Honor comes to those who serve
By Capt. Kevin Tuttle, 45th SW Public Affairs
/ Published July 12, 2006
PATRICK AIR FORCE BASE, Fla. --
Many of you have probably heard of the death of Airman 1st Class Elizabeth Jacobson, 17th Security Forces Squadron, who was deployed to Iraq and died when an improvised explosive device exploded as her convoy traveled Sept. 28.
Airman Jacobson, who was assigned to Goodfellow Air Force Base, Texas, was the first female Airman to die in the line of fire supporting Operation Iraqi Freedom, as well as the first Air Force Security Forces member to perish. She was only 21 years old.
I had the honor of being her family's liaison to the news media Sunday at her funeral as her hometown was nearby in Riviera Beach, Fla. In addition to phone calls leading up to the funeral, I got to spend about 45 minutes with Airman Jacobson's father, mother and stepmother. This was probably the hardest thing I've ever had to do in my life.
What do you say to someone who just lost their child? How does one sympathize without being able to empathize? I had never been to a funeral, because I had never had anyone close to me who passed away.
I knew when I was given the chance to work with the family that it would be emotionally very difficult for me. I cannot imagine the sorrow a mother or father must feel losing their child.
Arriving at the funeral home near Ft. Lauderdale, Fla., the magnitude of the situation hit hard. I didn't feel worthy to console the family because finding words was so difficult.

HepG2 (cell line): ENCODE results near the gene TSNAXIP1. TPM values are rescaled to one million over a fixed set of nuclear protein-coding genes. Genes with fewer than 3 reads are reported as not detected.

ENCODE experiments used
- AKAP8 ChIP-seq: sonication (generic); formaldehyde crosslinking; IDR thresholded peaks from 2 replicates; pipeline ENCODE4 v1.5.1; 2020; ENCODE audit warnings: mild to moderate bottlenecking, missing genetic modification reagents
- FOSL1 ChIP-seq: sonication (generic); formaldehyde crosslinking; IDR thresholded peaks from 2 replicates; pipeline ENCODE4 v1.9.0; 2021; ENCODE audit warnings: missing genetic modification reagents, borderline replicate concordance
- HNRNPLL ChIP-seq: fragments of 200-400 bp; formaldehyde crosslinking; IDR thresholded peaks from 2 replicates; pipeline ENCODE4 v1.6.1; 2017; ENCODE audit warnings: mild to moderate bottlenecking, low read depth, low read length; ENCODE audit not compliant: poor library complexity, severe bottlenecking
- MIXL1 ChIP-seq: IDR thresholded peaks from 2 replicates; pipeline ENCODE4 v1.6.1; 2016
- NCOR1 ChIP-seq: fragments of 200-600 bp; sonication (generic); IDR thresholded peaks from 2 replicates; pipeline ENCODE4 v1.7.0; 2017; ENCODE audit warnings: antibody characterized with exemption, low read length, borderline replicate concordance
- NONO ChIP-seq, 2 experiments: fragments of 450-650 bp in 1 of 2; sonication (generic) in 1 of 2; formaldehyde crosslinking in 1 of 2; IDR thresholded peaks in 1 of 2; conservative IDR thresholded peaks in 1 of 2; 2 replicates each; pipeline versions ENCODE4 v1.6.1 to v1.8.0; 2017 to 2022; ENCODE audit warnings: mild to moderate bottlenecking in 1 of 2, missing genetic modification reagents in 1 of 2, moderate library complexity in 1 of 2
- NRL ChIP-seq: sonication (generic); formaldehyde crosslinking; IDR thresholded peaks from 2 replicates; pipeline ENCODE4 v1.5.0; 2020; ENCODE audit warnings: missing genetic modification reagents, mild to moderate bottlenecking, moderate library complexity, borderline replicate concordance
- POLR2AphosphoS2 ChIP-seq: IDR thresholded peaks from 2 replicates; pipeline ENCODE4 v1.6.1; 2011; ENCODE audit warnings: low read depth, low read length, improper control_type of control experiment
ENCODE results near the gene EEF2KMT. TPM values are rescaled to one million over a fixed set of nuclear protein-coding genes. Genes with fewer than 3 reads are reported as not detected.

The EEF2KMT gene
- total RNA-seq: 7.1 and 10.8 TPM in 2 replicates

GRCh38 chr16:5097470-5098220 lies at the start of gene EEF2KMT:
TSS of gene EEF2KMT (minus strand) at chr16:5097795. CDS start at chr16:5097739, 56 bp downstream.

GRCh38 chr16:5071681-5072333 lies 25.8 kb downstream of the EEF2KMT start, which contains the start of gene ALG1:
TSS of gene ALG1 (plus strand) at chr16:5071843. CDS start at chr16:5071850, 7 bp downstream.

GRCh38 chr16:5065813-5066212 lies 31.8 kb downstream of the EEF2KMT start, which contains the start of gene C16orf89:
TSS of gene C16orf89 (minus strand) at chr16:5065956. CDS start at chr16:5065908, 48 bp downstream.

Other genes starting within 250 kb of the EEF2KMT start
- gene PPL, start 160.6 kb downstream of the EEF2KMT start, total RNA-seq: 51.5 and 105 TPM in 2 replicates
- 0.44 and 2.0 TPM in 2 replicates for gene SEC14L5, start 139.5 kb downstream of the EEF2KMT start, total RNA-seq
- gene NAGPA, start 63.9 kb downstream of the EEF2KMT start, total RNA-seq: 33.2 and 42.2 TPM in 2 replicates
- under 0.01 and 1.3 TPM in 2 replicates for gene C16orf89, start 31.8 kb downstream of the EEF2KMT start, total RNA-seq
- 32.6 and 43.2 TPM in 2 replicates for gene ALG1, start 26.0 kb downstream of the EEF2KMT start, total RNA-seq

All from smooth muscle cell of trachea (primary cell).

However, something happened when I walked in to meet her parents. They were so thankful to have Air Force members at the funeral, including Col. Scott Bethel, commander of the 17th Training Wing at Goodfellow AFB; Maj. Kenneth O'Neil, 17th SFS commander; Patrick Air Force Base Chaplain (Maj.) Peggy Wilkins and the Patrick AFB Honor Guard.
David Jacobson, Airman Jacobson's father, told us stories of Elizabeth - her love of the Air Force and her security forces duties, her desire to be a chief master sergeant someday, and the way she always volunteered to do the jobs no one else wanted. The fateful convoy mission was one such duty she had tried to get for a long time, rather than be in the guard tower, where it was relatively safe.
The part that was so surprising to me was the outpouring of support by family members to military members for the jobs we all have to do to protect this nation. There were no sentiments of bitterness or anger toward the military.
"People don't understand that if we don't win the war in Iraq, the United States will not exist," Mr. Jacobson said. "Elizabeth liked being a troop and was so proud. She made the ultimate sacrifice for our nation and the cause of freedom."
As she was laid to rest with all her mourners around her, seeing our honor guard perform the ceremony, hearing "Taps" and hearing and feeling the flyover of two T-38s, I felt rushes of humility and pride.
I have never been as proud to be a member of the U.S. Air Force as I was Sunday. It made me realize that even though some of us haven't been deployed, haven't directly supported OIF or the Global War on Terrorism, we all play a vital role to the citizens of the United States. We just have to do our jobs with honor and with the love that Airman Jacobson showed for her own job; and that Airman Jacobson's family showed for her and all of us who wear the uniform.
(Additional information provided by Air Force Personnel Center Public Affairs.)